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Remote and Flexible Work Options

Learn about remote work policies and flexible work arrangements in Comoros

Remote work

In Comoros, there are currently no specific laws or regulations governing remote work arrangements. The Comorian Labor Code (Code du Travail) primarily focuses on traditional office-based work. However, general labor law provisions regarding working hours, minimum wage, and paid leave may still apply to remote work arrangements in the absence of specific regulations.

The Comorian government has acknowledged the potential benefits of remote work and may introduce regulations in the future.

Technological Infrastructure

Comoros faces challenges with internet access, bandwidth limitations, and reliable electricity supply. These factors can hinder the widespread adoption of remote work. Employers considering remote work arrangements may need to assess the technological capabilities of potential remote employees and explore solutions to mitigate infrastructure limitations.

Employer Responsibilities

The terms and conditions of a remote work arrangement, including work schedule, communication channels, and performance expectations, should be clearly defined in a written employment contract. General health and safety regulations may still apply to remote work. Employers might need to provide guidance on ergonomics and safe work practices in a home office environment, though specific regulations are not yet established. Existing labor laws regarding minimum wage, overtime pay, and paid leave would likely still apply to remote workers.

Flexible work arrangements

Flexible work arrangements come in various forms, and their implementation can vary significantly depending on the specific circumstances and legal framework of a country. In Comoros, for instance, the Labor Code (Code du Travail) does not explicitly address several types of flexible work arrangements, creating a degree of legal uncertainty.

Part-Time Work

Part-time work is one such arrangement. The Comorian Labor Code does not provide clear guidelines or regulations on this type of work, leaving its legality and prevalence largely unknown.


Flexitime, which allows employees to have flexibility in their working hours, is another arrangement not explicitly addressed in the Comorian Labor Code.

Job Sharing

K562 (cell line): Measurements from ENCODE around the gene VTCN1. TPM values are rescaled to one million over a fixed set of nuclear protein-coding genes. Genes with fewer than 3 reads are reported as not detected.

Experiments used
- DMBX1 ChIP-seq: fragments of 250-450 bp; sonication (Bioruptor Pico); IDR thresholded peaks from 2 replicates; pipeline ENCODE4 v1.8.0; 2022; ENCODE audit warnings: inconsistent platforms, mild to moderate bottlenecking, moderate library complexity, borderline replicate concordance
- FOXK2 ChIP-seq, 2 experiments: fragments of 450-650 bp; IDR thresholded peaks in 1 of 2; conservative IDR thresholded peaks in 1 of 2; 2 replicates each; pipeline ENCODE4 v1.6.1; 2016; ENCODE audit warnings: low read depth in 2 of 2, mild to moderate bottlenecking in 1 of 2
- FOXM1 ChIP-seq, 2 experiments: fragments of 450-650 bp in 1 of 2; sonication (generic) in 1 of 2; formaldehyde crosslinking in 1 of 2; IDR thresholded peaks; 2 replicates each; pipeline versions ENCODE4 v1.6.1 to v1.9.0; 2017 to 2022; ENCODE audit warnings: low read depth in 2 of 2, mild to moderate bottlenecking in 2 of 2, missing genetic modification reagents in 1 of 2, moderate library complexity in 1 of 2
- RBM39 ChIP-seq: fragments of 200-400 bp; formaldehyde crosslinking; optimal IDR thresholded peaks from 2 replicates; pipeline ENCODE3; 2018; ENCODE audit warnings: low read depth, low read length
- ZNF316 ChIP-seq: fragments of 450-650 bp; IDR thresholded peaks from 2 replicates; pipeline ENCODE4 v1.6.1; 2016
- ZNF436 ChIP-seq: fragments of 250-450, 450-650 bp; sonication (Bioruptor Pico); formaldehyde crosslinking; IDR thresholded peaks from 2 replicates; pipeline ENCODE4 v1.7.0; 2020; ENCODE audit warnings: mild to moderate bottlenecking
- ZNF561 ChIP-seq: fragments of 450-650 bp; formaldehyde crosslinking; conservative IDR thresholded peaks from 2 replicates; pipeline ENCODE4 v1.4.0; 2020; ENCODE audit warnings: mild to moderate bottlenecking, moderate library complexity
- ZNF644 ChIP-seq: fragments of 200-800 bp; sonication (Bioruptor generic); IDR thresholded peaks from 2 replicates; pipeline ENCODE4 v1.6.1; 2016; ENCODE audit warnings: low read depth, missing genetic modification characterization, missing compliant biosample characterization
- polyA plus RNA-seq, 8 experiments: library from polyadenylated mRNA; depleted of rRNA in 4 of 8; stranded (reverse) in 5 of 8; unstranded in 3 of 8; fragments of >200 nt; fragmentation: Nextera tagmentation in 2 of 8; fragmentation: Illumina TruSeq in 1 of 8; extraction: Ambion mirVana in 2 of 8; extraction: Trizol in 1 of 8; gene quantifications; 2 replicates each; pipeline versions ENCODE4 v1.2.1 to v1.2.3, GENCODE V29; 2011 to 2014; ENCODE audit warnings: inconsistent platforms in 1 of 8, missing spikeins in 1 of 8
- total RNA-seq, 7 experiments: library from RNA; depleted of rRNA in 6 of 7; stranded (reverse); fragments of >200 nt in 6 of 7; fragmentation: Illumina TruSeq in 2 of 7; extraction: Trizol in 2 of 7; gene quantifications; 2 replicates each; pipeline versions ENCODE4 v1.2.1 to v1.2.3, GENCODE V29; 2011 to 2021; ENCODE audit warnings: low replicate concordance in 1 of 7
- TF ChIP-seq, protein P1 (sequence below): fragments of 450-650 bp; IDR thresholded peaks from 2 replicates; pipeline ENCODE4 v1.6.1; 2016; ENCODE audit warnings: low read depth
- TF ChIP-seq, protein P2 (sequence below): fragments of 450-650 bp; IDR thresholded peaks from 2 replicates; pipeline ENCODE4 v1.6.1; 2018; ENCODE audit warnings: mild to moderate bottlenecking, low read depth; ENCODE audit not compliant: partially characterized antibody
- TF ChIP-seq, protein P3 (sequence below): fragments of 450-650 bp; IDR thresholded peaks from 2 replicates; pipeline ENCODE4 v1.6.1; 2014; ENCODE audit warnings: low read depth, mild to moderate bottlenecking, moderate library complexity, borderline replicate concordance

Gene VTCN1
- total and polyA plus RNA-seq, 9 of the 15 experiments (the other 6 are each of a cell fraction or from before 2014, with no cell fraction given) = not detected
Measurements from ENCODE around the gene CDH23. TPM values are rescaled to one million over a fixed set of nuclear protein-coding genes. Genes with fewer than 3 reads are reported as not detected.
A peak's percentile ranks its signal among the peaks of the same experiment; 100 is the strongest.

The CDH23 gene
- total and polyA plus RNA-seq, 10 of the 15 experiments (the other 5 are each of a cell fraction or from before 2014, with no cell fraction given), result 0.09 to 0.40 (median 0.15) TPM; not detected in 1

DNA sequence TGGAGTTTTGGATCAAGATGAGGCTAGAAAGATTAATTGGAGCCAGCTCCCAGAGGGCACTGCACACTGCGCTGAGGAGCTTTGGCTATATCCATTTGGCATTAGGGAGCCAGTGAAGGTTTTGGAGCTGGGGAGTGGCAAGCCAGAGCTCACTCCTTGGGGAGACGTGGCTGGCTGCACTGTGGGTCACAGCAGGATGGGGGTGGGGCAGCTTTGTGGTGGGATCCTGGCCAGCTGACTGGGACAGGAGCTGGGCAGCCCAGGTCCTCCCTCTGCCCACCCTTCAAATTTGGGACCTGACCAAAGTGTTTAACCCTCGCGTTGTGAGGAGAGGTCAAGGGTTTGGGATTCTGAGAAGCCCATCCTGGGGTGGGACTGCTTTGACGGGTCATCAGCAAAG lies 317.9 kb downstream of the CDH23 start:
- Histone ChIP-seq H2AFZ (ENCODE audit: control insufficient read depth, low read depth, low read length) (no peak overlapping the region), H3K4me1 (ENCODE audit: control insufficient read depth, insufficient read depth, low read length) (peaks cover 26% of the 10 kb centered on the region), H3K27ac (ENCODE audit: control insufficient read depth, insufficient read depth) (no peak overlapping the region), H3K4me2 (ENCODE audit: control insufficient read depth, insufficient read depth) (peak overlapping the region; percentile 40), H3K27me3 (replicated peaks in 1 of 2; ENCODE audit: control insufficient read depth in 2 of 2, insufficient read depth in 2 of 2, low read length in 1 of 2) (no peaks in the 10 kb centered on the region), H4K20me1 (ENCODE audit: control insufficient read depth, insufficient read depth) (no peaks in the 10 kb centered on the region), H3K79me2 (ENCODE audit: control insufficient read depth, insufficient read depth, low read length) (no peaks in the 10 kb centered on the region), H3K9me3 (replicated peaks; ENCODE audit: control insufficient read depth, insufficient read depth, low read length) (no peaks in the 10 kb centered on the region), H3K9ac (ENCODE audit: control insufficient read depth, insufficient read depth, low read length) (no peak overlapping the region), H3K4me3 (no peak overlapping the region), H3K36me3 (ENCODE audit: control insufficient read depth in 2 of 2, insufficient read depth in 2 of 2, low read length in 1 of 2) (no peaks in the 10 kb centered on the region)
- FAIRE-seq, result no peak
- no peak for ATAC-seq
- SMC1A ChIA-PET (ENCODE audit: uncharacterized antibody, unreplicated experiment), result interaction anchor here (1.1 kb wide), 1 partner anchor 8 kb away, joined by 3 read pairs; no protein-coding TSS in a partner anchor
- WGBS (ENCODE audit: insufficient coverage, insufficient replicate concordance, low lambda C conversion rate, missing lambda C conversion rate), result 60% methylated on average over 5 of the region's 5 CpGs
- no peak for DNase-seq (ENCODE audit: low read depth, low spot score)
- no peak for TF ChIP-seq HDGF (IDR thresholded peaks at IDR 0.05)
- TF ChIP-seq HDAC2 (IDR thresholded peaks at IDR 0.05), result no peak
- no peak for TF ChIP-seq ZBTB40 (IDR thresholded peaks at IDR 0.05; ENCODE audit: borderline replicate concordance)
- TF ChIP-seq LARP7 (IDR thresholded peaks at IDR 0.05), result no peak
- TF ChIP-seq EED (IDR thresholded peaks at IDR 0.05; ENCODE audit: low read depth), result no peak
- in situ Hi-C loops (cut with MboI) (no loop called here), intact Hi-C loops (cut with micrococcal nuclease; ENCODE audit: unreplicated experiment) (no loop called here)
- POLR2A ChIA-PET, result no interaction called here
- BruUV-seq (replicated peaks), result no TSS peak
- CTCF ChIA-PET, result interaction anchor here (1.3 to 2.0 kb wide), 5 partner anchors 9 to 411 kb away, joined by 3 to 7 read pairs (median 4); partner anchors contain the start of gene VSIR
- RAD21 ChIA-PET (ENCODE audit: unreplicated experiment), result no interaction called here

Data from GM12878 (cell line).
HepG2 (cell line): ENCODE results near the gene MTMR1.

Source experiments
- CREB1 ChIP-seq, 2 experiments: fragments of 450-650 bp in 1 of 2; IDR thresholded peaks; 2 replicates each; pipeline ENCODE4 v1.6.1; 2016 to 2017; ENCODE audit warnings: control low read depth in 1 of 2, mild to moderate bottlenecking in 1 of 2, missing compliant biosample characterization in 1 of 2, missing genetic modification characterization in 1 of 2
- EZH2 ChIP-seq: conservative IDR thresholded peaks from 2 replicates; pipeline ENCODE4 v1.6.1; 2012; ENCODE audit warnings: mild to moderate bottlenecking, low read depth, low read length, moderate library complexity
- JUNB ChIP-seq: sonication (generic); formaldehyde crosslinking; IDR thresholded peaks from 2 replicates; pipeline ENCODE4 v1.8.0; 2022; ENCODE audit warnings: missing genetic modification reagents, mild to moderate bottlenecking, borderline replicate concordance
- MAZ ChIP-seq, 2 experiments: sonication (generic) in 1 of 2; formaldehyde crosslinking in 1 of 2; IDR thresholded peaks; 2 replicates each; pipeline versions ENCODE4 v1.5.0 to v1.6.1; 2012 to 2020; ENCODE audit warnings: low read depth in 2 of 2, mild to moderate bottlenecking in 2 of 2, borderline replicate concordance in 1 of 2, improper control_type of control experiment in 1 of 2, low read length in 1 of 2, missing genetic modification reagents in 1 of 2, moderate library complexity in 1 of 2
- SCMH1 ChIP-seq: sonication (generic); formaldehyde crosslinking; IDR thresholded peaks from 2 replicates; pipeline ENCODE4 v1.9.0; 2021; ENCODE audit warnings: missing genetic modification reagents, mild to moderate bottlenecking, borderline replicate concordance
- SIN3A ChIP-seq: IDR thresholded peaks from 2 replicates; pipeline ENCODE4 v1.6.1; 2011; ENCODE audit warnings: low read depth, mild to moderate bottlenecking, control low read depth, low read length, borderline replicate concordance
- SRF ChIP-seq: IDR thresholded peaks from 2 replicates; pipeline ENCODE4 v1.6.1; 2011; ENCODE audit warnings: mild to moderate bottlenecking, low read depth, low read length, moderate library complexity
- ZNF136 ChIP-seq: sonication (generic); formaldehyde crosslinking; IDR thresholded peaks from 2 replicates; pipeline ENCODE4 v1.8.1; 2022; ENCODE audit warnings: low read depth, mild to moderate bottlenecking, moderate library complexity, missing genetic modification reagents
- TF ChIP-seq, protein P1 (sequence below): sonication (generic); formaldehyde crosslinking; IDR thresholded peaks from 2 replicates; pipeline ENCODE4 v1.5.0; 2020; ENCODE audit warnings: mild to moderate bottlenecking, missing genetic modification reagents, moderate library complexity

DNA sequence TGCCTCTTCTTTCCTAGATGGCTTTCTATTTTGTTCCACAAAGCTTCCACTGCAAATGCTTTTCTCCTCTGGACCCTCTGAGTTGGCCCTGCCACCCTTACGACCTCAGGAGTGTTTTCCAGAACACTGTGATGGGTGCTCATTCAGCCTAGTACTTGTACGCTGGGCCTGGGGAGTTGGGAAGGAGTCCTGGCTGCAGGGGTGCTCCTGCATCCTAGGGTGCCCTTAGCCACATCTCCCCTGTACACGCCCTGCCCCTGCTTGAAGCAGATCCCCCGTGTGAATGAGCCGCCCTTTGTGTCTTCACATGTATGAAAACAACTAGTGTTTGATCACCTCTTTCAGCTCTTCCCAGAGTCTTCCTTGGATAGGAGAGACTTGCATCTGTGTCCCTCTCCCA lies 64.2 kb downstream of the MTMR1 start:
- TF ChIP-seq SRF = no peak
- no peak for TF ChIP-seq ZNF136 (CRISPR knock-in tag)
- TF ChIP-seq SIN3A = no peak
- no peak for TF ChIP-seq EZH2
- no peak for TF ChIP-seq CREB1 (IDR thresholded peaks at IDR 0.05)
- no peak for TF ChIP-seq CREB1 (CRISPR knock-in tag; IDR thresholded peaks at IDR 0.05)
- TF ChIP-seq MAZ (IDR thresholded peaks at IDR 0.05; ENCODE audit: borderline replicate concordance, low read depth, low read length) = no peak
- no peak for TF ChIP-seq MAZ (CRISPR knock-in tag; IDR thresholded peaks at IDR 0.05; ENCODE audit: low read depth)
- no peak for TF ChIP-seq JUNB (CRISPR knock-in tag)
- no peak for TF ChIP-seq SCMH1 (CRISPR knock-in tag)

Job sharing, where two or more employees share the responsibilities of one full-time job, is also not explicitly mentioned in the Comorian Labor Code.

The lack of specific regulations makes it challenging to determine the legal implications and requirements for these flexible work arrangements. Employers considering such options should tread cautiously and consult with legal counsel to navigate potential risks.

Equipment and Expense Reimbursements

Without established policies on flexible work arrangements, there are no clear guidelines regarding equipment and expense reimbursements for these options.

Potential Scenario

In the absence of legal regulations, employers could establish policies through written agreements with employees if they decide to offer flexible work arrangements. These agreements would detail responsibilities regarding equipment provision, internet access costs, and any expense reimbursements associated with the flexible work arrangement.

Data protection and privacy

Data protection in Comoros is governed by Law No. 012-013/AU of 2013. Employers handling employee data electronically must comply with this law. Key obligations include lawful processing, security measures, and data retention. Employee data collection must be justified for a legitimate purpose and adhere to legal requirements. Employers must implement appropriate technical and organizational safeguards to protect employee data from unauthorized access, disclosure, alteration, or destruction. Employee data can only be retained for as long as necessary to fulfill the purpose for which it was collected.

In the absence of specific regulations on remote work, a well-defined employment contract is crucial. It should address data security responsibilities for remote employees, including data access restrictions and acceptable use of company equipment.

There are currently no legal provisions specifically addressing employee rights in the context of remote work data privacy. However, the general principles of data protection law still apply. Employees may have rights to access their personal data held by the employer and request corrections if inaccurate, based on the general framework of Law No. 012-013/AU of 2013.

Best Practices for Securing Data

Employers should encourage the use of secure devices and connections for remote work. This may involve providing approved work laptops or requiring strong passwords and encryption for employee devices. Implement access controls to restrict access to company data only to authorized personnel based on the principle of least privilege. Collect and store only the minimum amount of employee data necessary for legitimate business purposes. Provide training to remote employees on data security best practices, including phishing awareness and safe data handling procedures. Develop a plan for responding to data breaches, including notification procedures and data recovery measures.

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